Gray, Waver, and Kairi
Hey, it's that guy.

Thankfully, the first six episodes (this includes the episode 0 special prequel) of Lord El-Melloi II Sei no Jikenbo {Rail Zeppelin} Grace note have been fairly episodic, and free of the wall-to-wall nonsense that saturates all things Fate. (E.g., the series does explain eventually what the fuck a "Rail Zeppelin" is.) So far, The Case Files of Lord El-Melloi II has been about, well, the case files of Lord El-Melloi II. It's a detective show featuring mages set a little before the start of the Holy Grail War from the original Fate/stay night game and its direct anime adaptations. I get the feeling this isn't necessarily going to remain the case for much longer, because surely a show set in the Fate universe isn't going to go too long without piling on more convoluted, interconnected plot threads, right? Even Fate/kaleid liner Prisma☆Illya wasn't able to resist lore's allure. Frankly, I'd be content if Lord El-Melloi II Case Files: Rail Zeppelin Grace Note remained mostly an excuse for TYPE-MOON cameos, but I'm fine with it either way.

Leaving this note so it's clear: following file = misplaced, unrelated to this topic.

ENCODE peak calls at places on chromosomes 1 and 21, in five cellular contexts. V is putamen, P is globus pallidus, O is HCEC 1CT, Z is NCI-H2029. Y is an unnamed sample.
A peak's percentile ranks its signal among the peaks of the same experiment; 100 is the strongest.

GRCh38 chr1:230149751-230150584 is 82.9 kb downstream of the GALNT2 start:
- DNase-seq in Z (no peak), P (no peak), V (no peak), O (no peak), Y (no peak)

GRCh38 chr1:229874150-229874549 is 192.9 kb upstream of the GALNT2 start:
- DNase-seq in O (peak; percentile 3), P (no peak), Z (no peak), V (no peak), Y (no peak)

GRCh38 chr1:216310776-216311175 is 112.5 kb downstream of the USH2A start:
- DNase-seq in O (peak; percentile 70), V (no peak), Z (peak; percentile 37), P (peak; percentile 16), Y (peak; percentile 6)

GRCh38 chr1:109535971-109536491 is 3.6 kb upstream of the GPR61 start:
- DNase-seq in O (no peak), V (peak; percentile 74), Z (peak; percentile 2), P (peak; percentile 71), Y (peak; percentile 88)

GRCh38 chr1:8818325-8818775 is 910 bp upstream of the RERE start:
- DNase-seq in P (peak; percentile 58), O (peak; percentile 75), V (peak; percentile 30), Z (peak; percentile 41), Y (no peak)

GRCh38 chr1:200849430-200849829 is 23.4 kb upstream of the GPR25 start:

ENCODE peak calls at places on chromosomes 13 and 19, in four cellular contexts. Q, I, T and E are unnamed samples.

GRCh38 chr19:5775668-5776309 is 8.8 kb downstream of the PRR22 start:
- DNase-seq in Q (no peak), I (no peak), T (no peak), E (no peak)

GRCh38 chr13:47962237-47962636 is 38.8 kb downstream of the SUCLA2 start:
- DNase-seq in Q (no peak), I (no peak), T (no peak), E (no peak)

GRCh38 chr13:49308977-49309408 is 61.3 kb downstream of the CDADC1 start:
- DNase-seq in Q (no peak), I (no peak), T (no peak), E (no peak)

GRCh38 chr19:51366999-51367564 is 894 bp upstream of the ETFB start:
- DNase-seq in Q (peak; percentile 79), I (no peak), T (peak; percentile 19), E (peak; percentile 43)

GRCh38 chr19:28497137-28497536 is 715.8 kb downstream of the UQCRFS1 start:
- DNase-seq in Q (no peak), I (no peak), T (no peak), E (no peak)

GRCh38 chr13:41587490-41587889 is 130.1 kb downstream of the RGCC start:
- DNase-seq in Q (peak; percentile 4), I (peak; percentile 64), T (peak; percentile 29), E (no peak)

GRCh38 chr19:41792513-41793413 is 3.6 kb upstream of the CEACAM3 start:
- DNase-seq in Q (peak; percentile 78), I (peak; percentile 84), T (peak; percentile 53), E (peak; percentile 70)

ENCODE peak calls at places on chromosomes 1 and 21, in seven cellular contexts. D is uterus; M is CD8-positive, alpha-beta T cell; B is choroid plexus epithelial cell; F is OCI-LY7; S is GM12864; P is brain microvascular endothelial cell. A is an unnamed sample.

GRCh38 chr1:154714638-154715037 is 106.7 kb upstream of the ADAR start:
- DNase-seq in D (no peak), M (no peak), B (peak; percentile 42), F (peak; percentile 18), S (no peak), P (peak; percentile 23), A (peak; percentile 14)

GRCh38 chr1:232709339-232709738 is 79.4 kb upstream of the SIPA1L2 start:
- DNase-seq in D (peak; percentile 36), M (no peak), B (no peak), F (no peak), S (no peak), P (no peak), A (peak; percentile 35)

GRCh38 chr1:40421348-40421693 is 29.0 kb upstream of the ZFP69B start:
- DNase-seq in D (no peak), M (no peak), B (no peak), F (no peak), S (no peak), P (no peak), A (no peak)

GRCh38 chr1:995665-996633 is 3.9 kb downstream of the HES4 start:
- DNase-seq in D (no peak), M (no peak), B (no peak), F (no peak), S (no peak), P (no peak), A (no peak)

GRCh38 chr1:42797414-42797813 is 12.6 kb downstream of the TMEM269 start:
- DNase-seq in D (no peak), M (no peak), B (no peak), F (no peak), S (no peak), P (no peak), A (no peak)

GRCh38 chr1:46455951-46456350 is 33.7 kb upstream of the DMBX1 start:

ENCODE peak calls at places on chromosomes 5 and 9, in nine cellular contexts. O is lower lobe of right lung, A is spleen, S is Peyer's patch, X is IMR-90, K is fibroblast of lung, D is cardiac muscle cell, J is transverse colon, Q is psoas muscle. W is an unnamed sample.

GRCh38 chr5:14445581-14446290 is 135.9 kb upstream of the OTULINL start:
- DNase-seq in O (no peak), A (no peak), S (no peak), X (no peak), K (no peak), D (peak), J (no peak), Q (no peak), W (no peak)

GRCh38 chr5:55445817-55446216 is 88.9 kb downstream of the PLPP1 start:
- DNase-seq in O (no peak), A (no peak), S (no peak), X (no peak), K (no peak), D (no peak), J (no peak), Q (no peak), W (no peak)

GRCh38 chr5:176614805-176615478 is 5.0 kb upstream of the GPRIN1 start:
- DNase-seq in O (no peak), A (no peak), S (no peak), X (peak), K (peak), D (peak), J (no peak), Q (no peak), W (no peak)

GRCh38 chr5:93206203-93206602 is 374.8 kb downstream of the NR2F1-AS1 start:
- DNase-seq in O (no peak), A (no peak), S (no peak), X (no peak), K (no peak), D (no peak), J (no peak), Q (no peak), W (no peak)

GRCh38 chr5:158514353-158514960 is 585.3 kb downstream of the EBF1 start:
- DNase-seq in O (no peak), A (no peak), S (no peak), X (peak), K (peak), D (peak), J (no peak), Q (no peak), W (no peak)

Dated 30 July 2019: Nobody knew a Mari Okada sex disaster would have so much drama

Rika
Rika could stand to be a little less uptight.

Actually, wait, the title of this post is a lie. Probably everybody did. I, for one, am in it for the potential wall-to-wall traumarama. Somehow, Araburu Kisetsu no Otomedomo yo. (O Maidens in Your Savage Season) is my top Summer 2019 show through four episodes, even though I typically hate a lot of Okada Mari's work. Anohana is the best example of this, being a highly praised show about Deep Feelings which drove me nuts with its bullshit and lazy contrivances. On the other hand, I'm riveted in my front-row seat for Araoto as its melodrama plays out. So far, its themes of unrequited love, envy, lust, and cruelty are not especially unique, but they also don't have to be. Everything just works and I'm happy to see its characters struggle to make sense of this challenging stage in their lives.

Kazusa
We're going to be seeing this face a lot, I suspect.

With regard to my own feelings about the Okada-isms in Araburu Kisetsu no Otomedomo yo., it's not as if there haven't been shows I've liked despite of (or potentially because of) her contributions to them. Additionally, it's entirely unclear to me whether my opinions on Okada-type works are simply unreliable, whether the shows I end up liking were fixed by other collaborators, or whether it turns out I actually do like her work, but it's other people in the production cycle who fuck it up along the way. Seeing as how the Araoto anime is based on a manga that Okada Mari is authoring herself, there's a genuine possibility that "Pure Okada" is legitimately good, and sour products such as Anohana result from other cooks dumping shit into her broth. Or I suppose maybe I'm just finding her more palatable over the years.

Dated 16 July 2019: I was guaranteed to watch Cop Craft as a matter of general principle